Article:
ANALYSIS-Obama likely to take cautious approach on Iran
WASHINGTON Jan 26 (Reuters) - U.S. President Barack Obama's outreach to Tehran is likely to be cautious ahead of June elections in Iran despite a promise in his inaugural address to engage anyone "willing to unclench your fist."
The Obama administration is reviewing U.S. policy toward Iran but analysts expect no immediate shift in the current strategy to rein in Tehran's nuclear activities -- with more sanctions likely and small steps toward dialogue.
"You don't suddenly rush out and try to get everything done in the first 100 days. One of the keys will be to test the parameters of a dialogue," said Anthony Cordesman of the Center for Strategic and International Studies think-tank.
The review will look at all aspects of Iran policy, from a possible low-level diplomatic presence in Iran to the correct mix of incentives and pressure to get Tehran to give up uranium enrichment the West says is aimed at building a nuclear bomb. Iran says its nuclear program is for power generation.
"We're looking for ways that we can engage the Iranian people. The interests section is something that's under review as well," said State Department spokesman Robert Wood, referring to a diplomatic office the Bush administration decided "in principle" to open in Tehran but left up to Obama.
Middle East expert Jon Alterman said a first step could be to allow informal contacts between lower-level U.S. diplomats rather than a "big, bold" shift. There would likely also be more cultural and sporting exchanges.
"A lot depends on what happens in Iran domestically," said Alterman, referring to the June election in Iran.
An early indicator of the U.S. approach will emerge next week when the State Department's point person on Tehran, Bill Burns, is set to meet senior officials from major powers China, Russia, Britain, France and Germany to discuss Iran strategy.
"We want to look at some new approaches," said a senior U.S. official of the meeting in Berlin. "But we will not engage in dialogue for the sake of dialogue" said the official, who asked not to be named as he was not authorized to speak publicly.
The new administration is still building a team of Iran experts, including possibly Gary Samore of the Council on Foreign Relations who may join the national security council.
Mideast expert Dennis Ross, is expected to be appointed special advisor on Iran to Secretary of State Hillary Clinton.
In a paper last month written with ex-CIA analyst Bruce Riedel, now with the Brookings Institution, Samore suggested opening up a bilateral channel, preferably with a representative of Iran's Supreme leader, on topics including the nuclear issue, U.S.-Iranian ties, Iraq, and the Israeli-Palestinian conflict.
The Obama administration, which has set Afghanistan as a priority, will also want to discuss this issue with Iran.
Such a dialogue on broader issues could happen without requiring Iran to suspend its enrichment and reprocessing activities as a precondition, the two experts argued.
It could also reinvigorate the multilateral process involving major powers, which has demanded Iran suspend its nuclear activities as a precondition for full-blown talks.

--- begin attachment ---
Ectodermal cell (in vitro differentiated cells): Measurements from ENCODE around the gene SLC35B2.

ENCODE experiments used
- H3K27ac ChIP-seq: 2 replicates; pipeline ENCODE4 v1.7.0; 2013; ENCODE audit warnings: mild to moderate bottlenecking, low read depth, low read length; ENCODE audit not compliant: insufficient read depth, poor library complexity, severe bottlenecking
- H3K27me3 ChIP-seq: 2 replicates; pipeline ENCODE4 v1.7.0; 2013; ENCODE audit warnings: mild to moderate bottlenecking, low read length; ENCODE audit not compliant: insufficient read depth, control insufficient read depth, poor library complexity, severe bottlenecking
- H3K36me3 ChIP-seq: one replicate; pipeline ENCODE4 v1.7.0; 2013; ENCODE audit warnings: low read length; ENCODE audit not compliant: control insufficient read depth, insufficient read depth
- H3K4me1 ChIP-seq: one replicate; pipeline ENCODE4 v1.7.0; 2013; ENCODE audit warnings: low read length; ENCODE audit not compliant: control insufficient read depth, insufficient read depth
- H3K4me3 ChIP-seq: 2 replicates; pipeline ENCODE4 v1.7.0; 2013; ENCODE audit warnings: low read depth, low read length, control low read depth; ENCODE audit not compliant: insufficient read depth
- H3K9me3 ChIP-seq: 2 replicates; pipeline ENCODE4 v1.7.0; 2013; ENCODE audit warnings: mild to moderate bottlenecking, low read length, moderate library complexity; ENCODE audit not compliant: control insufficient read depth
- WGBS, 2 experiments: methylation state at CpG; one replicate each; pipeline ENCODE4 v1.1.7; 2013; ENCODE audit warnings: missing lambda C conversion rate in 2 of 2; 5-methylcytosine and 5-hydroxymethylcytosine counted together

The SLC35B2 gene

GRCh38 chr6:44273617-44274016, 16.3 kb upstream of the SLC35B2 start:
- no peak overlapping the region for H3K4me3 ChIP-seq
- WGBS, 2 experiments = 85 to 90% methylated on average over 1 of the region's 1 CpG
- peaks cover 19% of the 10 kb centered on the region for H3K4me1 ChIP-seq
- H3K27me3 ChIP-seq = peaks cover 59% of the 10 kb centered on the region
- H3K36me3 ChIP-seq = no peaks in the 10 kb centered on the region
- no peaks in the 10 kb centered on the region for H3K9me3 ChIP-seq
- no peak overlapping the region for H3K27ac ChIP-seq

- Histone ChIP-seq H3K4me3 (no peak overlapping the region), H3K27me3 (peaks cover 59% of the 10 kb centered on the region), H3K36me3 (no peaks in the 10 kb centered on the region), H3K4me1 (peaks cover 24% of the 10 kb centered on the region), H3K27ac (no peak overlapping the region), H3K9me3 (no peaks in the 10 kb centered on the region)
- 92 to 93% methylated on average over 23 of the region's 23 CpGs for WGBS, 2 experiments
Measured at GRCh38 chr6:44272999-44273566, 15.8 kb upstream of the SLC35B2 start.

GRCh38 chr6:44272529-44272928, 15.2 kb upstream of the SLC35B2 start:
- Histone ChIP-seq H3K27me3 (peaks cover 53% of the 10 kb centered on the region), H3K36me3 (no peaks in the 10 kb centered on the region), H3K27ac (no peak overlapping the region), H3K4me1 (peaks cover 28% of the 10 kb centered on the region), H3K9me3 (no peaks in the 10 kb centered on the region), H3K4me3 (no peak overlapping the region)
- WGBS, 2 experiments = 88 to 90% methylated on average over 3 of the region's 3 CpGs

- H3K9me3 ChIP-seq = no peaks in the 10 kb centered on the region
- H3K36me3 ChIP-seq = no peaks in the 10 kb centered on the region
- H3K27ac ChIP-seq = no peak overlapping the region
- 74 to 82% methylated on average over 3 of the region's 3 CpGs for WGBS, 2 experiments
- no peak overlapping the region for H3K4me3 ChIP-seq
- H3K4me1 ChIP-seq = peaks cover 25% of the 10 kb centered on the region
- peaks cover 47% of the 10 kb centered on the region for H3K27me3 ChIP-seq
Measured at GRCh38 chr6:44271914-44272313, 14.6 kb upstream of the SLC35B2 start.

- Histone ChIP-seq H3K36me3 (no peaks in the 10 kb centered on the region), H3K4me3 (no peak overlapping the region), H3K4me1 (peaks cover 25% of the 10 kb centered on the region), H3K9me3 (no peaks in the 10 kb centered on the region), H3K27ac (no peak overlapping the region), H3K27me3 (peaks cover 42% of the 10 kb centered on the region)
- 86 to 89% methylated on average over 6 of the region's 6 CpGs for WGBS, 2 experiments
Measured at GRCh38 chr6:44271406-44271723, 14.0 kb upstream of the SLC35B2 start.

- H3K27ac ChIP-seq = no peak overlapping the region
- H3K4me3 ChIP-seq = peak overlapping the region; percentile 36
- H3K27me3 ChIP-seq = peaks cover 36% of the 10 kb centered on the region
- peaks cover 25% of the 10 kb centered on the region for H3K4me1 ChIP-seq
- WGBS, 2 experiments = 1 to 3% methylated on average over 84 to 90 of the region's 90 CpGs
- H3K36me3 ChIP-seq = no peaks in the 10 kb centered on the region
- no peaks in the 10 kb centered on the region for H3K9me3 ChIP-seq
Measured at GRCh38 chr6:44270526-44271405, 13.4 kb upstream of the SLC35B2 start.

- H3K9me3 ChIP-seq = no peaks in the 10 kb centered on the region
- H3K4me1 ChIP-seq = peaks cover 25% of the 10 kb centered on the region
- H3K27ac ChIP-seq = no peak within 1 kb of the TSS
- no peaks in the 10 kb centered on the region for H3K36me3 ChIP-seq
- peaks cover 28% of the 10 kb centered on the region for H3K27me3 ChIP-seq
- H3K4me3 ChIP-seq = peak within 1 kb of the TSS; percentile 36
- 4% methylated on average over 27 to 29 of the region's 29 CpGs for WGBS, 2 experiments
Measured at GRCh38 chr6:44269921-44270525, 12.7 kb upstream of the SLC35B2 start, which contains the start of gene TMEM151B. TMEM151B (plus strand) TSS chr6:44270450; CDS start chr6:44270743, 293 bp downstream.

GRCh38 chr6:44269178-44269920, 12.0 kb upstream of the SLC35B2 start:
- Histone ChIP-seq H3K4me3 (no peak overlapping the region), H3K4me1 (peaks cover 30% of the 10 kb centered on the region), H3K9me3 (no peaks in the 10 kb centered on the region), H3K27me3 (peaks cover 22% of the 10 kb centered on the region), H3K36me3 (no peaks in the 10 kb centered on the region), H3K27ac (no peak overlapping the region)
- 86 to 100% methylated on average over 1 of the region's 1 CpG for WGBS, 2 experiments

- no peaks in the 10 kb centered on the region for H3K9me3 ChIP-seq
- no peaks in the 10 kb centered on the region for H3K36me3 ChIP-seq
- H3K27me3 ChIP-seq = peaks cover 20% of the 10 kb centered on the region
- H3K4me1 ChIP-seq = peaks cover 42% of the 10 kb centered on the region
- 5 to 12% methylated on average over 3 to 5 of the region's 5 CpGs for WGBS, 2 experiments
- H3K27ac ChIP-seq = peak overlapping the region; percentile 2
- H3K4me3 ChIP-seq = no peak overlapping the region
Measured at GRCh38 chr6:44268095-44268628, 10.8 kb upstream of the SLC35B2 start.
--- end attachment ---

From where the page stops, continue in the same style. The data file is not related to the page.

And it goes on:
The Bush administration held limited talks with Iran on trying to reduce violence in Iraq but said talk on the nuclear issue was off-limits, except for a one-time meeting between Burns and his Iranian counterpart last year,
Clinton said during her confirmation hearing she wanted a new approach to Iran policy and that it would be devised in close consultation with other major powers.
The Bush administration had poor relations with Russia which, along with China, consistently blocked more punitive measures against Iran. The hope is that Obama will have more sway with Moscow.
Russia, however, is expected to link cooperation against Iran to a host of bilateral issues, including a proposed missile defense shield in Europe and NATO membership for Georgia and Ukraine, all of which Moscow opposes.
"The Russians are going to play a linkage game and say if you want new sanctions on Iran, then it is time for you to say Georgia and Ukraine are not coming into NATO," Riedel, who is with the Saban Center at Brookings, told Reuters.
The new administration will also have close ally Israel's response to contend with. Iranian President Mahmoud Ahmadinejad has predicted Israel's imminent demise and some experts suggest the United States must offer a "nuclear umbrella" to Israel.
Washington will also be looking to Arab allies for their support in reining in Tehran. A complicating factor there is the conflict in Gaza, where many in the Arab world say the United States did not do enough to curb Israel's actions.
The former Saudi ambassador to the United States, Turki al-Faisal, accused Washington in an editorial in the Financial Times last week of having an "arrogant attitude about the butchery in Gaza" and warned U.S.-Saudi ties were at risk.
"The Gaza war has overshadowed everything else and the moderates in the region are on the defensive and not eager to line up with a confrontation with the Iranians," said Riedel. (Editing by David Storey)
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